Memoirs of John Howard Payne, the American Roscius: With Criticisms on His Acting, in the Various Theatres of America. England and Ireland. Compiled from Authentic Documents

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John Miller, 1815 - Actors - 131 pages

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Page 119 - ... palace to the tomb, have, with their ruins, erased the very impression of his footsteps ! The days of their glory are as if they had never been ; and the island that was then a speck, rude and neglected in the barren ocean, now rivals the ubiquity of their commerce, the glory of their arms, the fame of their philosophy, the eloquence of their senate, and the inspiration of their bards...
Page 121 - Grecian artist, to exhibit in one glow of associated beauty, the pride of every model, and the perfection of every master. As a general, he marshalled the peasant into a veteran, and supplied by discipline the absence of experience. As a statesman, he enlarged the policy of the cabinet into the most comprehensive system of general advantage ; and such was the wisdom of his views, and the philosophy of his counsels, that to the soldier and the statesman, he almost added the character of the sage.
Page 118 - Indeed, the mention of America has never failed to fill me with the most lively emotions. In my earliest infancy, that tender season when impressions, at once the most permanent and the most powerful, are likely to be excited, the story of her then recent struggle raised a throb in every heart that loved liberty, and wrung a reluctant tribute even from discomfited oppression. I saw her spurning alike the luxuries that would enervate, and the legions that would intimidate; dashing from her lips the...
Page 120 - In the production of Washington, it does really appear as if nature was endeavoring to improve upon herself, and that all the virtues of the ancient world were but so many studies preparatory to the patriot of the new.
Page 45 - Then, having shew'd his wounds, he'd sit him down, And all the live-long day discourse of war. To help my fancy, in the smooth green turf He cut the figures of the marshall'd hosts ; Describ'd the motions, and explain'd the use Of the deep column, and the lengthen'd line, The square, the crescent, and the phalanx firm.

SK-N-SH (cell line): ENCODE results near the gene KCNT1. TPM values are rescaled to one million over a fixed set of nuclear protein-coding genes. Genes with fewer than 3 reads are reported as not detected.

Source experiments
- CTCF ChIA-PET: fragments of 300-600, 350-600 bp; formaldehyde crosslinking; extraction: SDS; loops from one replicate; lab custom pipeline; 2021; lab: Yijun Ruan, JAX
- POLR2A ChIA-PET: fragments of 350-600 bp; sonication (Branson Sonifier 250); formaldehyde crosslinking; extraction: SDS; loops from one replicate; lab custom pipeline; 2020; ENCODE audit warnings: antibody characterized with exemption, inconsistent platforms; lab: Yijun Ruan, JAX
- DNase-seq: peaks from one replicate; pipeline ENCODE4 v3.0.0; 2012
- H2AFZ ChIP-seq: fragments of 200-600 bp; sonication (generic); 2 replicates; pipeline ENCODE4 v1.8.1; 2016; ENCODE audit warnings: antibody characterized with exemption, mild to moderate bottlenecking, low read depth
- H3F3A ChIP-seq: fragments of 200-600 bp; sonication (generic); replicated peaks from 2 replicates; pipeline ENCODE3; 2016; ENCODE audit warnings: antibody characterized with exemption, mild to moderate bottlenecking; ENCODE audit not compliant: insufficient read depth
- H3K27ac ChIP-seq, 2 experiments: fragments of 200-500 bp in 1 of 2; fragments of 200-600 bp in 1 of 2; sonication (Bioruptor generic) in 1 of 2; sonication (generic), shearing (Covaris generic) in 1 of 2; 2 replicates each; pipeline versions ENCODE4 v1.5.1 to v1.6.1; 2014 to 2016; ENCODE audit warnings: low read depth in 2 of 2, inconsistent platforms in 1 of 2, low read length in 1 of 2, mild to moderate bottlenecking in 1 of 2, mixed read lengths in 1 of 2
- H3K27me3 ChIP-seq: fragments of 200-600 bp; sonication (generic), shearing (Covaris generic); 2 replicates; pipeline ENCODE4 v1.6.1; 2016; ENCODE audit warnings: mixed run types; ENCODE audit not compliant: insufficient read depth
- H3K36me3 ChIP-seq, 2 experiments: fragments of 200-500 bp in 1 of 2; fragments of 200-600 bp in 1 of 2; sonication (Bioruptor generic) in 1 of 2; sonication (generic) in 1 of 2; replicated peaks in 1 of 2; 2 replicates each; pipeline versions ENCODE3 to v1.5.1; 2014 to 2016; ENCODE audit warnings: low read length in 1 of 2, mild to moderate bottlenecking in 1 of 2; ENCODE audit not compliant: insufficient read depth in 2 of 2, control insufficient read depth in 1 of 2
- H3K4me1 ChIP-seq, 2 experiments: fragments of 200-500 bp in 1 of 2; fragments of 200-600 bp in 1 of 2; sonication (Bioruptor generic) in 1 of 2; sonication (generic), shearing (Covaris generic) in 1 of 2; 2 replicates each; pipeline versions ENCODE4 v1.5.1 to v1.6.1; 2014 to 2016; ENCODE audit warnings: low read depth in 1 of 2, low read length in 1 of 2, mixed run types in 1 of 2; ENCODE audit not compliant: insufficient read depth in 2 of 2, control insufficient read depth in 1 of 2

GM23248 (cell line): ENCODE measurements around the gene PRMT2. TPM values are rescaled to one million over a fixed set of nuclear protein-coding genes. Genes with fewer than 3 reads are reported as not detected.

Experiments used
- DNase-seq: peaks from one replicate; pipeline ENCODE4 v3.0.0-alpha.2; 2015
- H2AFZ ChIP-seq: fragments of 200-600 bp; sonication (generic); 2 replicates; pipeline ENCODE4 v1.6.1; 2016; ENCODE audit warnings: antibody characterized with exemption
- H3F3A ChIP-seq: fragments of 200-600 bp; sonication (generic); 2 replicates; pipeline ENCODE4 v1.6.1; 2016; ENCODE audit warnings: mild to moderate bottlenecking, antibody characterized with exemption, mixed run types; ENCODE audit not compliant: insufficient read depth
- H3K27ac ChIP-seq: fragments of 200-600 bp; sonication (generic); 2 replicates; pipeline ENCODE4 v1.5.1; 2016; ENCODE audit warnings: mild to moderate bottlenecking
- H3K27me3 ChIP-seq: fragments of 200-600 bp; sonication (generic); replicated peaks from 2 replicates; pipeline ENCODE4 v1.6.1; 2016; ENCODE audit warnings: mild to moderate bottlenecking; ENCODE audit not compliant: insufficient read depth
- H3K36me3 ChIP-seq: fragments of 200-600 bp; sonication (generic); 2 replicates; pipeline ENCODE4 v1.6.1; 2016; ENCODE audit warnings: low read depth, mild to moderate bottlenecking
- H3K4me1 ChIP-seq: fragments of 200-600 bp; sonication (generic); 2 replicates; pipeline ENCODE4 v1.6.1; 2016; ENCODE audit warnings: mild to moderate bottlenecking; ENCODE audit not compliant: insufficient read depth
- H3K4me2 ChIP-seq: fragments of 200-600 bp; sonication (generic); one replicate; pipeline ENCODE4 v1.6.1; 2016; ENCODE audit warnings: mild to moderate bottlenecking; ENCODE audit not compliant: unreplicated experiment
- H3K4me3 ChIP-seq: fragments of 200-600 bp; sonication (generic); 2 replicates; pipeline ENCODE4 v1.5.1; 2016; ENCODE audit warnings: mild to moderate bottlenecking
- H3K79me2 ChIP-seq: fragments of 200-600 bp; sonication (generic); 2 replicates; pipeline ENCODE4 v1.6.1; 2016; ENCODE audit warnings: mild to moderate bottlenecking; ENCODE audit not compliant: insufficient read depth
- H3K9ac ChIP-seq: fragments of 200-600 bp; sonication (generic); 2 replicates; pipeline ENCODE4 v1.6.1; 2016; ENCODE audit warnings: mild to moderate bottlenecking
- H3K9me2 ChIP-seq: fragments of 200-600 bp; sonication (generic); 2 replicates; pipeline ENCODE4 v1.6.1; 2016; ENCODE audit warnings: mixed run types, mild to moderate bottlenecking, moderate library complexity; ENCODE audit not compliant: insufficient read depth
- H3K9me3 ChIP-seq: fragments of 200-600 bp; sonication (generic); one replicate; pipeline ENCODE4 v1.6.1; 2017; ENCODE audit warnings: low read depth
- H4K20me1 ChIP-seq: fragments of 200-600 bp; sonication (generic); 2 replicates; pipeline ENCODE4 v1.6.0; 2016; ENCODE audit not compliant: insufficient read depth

Page 47 - I have no tongue to rail. The humble Norval Is of a race, who strive not but with deeds. Did I not fear to freeze thy shallow valour, And make thee sink too soon beneath my sword, I'd tell thee — what thou art. I know thee well.
Page 84 - Stood I in such a presence: yet, my lord, There's something in my breast, which makes me bold To say that Norval ne'er will shame thy favor.
Page 120 - Though it was the defeat of oar arms, and the disgrace of our policy, I almost bless the convulsion in which he had his origin. If the heavens thundered and the earth rocked, yet, when the storm passed...
Page 119 - ... contemplating the past, that England, proud and potent as she appears, may not one day be what Athens is, and the young America yet soar to be what Athens was! Who shall say, when the European column shall have mouldered, and the night of barbarism obscured its very ruins, that that mighty continent may not emerge from the horizon, to rule for its time sovereign of the ascendant ! Such, Sir, is the natural progress of human operations, and such the unsubstantial mockery of human pride.
Page 121 - ... aggression commenced the contest, and his country called him to the command. Liberty unsheathed his sword, necessity stained, victory returned it. If he had paused here, history might have doubted what station to assign him; whether at the head of her citizens, or her soldiers, her heroes or her patriots. But the last glorious act crowns his career, and banishes all hesitation.

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